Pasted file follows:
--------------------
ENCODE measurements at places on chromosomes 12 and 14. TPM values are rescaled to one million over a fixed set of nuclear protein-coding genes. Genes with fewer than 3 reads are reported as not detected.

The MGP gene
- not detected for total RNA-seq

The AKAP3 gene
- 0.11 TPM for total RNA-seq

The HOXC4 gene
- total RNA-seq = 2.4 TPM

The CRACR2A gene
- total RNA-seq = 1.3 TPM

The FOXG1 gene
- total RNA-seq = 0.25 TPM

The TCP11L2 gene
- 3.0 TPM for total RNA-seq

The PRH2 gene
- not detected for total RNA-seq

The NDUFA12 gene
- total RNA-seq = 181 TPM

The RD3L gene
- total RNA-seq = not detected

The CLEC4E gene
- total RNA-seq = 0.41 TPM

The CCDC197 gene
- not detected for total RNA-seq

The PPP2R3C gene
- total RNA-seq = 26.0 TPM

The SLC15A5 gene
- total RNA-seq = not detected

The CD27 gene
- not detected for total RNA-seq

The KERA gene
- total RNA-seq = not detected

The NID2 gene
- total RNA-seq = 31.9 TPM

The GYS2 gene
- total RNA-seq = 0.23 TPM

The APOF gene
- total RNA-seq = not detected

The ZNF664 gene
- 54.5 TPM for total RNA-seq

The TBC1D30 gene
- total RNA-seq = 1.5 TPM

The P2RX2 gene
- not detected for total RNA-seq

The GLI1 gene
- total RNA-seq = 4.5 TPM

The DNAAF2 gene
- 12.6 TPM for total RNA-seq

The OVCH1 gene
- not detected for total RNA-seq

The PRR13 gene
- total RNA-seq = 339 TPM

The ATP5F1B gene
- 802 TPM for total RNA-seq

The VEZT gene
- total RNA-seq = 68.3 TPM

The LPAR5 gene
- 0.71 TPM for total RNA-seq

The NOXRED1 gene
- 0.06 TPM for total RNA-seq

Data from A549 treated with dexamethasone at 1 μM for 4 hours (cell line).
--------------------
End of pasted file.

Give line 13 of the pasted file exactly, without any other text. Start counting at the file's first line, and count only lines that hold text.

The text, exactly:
- 3.0 TPM for total RNA-seq